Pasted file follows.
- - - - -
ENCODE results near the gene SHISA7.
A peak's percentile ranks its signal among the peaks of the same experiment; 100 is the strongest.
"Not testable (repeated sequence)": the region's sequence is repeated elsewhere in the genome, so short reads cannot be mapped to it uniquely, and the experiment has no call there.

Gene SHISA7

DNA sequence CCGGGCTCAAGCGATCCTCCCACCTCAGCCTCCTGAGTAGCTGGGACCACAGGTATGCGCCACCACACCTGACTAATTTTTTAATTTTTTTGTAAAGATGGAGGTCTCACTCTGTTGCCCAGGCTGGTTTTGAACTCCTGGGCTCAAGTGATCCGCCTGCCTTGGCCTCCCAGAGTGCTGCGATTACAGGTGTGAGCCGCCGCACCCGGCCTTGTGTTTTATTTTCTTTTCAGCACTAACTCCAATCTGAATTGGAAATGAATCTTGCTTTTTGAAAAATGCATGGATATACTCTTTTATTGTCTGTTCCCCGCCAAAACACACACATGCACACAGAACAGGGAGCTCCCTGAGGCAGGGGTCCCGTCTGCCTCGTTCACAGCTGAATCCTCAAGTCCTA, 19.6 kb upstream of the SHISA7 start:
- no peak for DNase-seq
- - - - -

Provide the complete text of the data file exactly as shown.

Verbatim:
ENCODE results near the gene SHISA7.
A peak's percentile ranks its signal among the peaks of the same experiment; 100 is the strongest.
"Not testable (repeated sequence)": the region's sequence is repeated elsewhere in the genome, so short reads cannot be mapped to it uniquely, and the experiment has no call there.

Gene SHISA7

DNA sequence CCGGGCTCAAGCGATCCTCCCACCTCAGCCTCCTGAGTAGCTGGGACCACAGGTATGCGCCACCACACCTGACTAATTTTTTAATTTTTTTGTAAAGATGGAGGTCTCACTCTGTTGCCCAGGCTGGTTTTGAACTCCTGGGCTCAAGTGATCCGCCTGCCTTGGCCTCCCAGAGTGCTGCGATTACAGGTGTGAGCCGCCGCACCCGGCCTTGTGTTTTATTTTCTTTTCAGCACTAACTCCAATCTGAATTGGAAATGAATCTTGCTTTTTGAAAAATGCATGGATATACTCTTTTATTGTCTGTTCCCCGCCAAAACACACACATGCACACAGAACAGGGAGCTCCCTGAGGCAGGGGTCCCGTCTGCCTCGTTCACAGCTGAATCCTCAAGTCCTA, 19.6 kb upstream of the SHISA7 start:
- no peak for DNase-seq